Bogdana Monastery is an Eastern Orthodox monastery in the town of Rădăuți, Bukovina, Romania. Its church is the oldest still standing religious building in Moldavia. The monastery was built by Bogdan I of Moldavia (1359-1365) somewhere around 1360.
It was to become his and some the Muşatini ruling princes (Voievods) necropolis. Here are buried all the rulers of Moldavia from Bogdan I to Alexandru cel Bun. There are ten graves inside the monastery's church. In the naos were buried Bogdan I; Laţcu Voievod; an unmarked grave supposedly Maria's (Bogdan I's wife), or Ana's (Laţcu's wife); Ştefan I; Roman I; Bogdan, brother of Alexander the Good; Bogdan, son of Alexander the Good. In the pronaos are the graves of Doamna Stana, wife of Bogdan III the One-Eyed and the mother of Ştefăniţă Vodă; Anastasia, daughter of Laţcu; Bishop Ioanichie (?-1504).
The grave were attended to, and marked properly by Ştefan cel Mare (Stephen the Great). The rocks on top of the graves were created by Jan (ca. 1480) at the order of Ştefan cel Mare, in a style that is different by principle from the oriental decorative sculpture. They are decorated with Byzantine-oriental ornaments like palmetto – a stylized palm leaf, and local motives like leafs of beech, ash tree leafs, elm tree leafs.
The beginnings of Bogdana Monastery and St. Nicolae Church are lost in the darkness of time, in the time of Moldavian feudal state’s birth. During the years, this exquisite architectural monument bared an historic, religious and cultural role. Despite the harsh times, the church resisted for centuries to the Tartar and Turkish invasions, plunders, wars, and Habsburgic domination, being along the time a proof of national Romanian spirit.
During Alexandru cel Bun, the church became a bishopric place, the bishops having their residence in the monastery. Some historian claim that Bogdana Monastery was a metropolitan residence until July 26, 1401, when the Moldavian Metropolitan Church was officially recognized by the Constantinople Patriarchy and the metropolitan seat was moved in Suceava.
Except the porch added by ruling prince Alexandru Lăpuşneanu in 1599, the monastery, carved in raw rock, maintained its initial shape of basilica adjusted to the orthodox cult. The first internal painting of the church is from the times of Alexandru cel Bun (14th century). In 1558, Alexandru Lăpuşneanu started the restoration of the original painting. Other restorations were performed in the 18th and 19th centuries: between 1745-1750, in the time of Bishop Iacob Putneanul and in 1880 when Epaminonda Bucevschi, a Bukovinean painter, painted in tempera the current fresco.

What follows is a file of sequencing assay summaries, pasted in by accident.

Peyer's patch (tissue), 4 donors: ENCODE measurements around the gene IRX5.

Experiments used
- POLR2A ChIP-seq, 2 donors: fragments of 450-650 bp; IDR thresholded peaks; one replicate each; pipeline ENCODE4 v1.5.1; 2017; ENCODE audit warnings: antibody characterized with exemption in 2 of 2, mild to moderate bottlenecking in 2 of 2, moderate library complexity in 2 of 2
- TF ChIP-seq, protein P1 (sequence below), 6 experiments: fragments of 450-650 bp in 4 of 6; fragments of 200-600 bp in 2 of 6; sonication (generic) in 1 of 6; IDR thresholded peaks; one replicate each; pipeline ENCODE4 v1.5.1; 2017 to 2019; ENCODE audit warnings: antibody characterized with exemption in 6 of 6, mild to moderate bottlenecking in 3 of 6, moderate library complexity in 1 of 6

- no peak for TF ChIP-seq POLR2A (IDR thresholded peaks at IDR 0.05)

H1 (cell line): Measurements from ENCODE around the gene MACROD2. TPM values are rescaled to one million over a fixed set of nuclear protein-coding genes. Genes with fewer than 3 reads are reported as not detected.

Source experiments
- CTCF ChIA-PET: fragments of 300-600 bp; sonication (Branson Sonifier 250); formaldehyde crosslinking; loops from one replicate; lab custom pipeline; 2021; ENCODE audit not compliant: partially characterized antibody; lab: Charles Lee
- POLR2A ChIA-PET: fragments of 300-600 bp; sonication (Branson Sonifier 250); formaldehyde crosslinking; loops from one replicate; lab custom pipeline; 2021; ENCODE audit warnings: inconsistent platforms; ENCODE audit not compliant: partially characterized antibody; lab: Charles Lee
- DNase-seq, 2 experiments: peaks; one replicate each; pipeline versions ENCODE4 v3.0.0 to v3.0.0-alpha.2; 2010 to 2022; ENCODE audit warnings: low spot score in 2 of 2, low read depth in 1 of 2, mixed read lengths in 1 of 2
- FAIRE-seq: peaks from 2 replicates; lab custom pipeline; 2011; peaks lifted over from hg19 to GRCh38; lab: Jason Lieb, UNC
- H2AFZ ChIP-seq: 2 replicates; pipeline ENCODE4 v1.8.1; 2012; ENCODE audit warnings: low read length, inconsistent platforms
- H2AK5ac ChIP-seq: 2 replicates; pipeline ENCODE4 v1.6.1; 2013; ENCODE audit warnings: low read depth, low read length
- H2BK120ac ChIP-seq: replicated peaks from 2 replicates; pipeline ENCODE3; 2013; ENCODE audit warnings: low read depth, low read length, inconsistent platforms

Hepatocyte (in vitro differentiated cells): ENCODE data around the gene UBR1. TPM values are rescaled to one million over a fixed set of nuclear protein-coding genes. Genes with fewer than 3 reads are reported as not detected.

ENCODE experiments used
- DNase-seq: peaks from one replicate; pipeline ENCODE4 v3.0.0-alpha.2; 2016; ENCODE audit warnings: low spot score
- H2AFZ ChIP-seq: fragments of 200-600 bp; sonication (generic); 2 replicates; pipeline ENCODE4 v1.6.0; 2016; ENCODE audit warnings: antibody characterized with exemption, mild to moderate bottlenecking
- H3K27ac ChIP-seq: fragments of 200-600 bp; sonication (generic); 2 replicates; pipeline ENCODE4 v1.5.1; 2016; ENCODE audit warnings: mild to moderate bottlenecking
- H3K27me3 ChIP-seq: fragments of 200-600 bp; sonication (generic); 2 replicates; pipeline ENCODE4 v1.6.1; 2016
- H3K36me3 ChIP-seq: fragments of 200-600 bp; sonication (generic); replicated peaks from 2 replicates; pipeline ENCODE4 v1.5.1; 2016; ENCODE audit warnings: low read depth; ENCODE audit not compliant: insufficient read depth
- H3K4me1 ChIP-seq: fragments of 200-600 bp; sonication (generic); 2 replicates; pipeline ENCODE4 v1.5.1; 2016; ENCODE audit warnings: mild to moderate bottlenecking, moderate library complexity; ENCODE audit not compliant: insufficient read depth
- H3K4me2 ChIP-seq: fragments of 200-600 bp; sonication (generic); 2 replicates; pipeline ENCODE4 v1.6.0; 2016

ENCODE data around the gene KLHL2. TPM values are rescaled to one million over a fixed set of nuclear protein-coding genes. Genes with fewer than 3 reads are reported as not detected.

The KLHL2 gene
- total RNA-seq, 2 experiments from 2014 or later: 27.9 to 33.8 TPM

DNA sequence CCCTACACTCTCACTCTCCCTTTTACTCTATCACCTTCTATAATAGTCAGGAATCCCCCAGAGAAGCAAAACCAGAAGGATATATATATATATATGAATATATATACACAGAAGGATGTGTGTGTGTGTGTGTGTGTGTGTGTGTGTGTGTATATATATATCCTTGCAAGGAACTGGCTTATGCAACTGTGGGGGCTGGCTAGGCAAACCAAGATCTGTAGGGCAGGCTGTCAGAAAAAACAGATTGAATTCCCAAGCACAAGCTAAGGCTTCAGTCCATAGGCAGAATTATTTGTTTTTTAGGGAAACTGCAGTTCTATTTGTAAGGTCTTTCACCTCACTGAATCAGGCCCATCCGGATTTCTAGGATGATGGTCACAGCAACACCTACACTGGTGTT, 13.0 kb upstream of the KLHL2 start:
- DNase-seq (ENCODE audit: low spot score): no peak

The plan of the church has Romance and Gothic influences, without towers, typical for the early Moldavian architecture. The external walls are consolidated by buttresses and decorated with one plank of niches in the higher part. It constituted an important model for the development of the Moldavian architecture of the 16th and 17th centuries.
Here there were placed also the basis of the religious education in Moldavia, by the establishment of a new school. The schoolmasters were monks, and among the monks apprentices there were people who learned the science of writing to become boyars of the princely Chancellery or teachers needed by the bishop’s Chancellery. Because of the cultural activity that took place from its first years, of the monks’ school and of the printing house that spread its books along Maramureş and Transylvania regions, Bogdana monastery proved to be a real cultural center, maintaining the nation, tongue and faith of the Romanians.
Sources: Wikipedia, Cultural Romtour, Destinaţii turistice.
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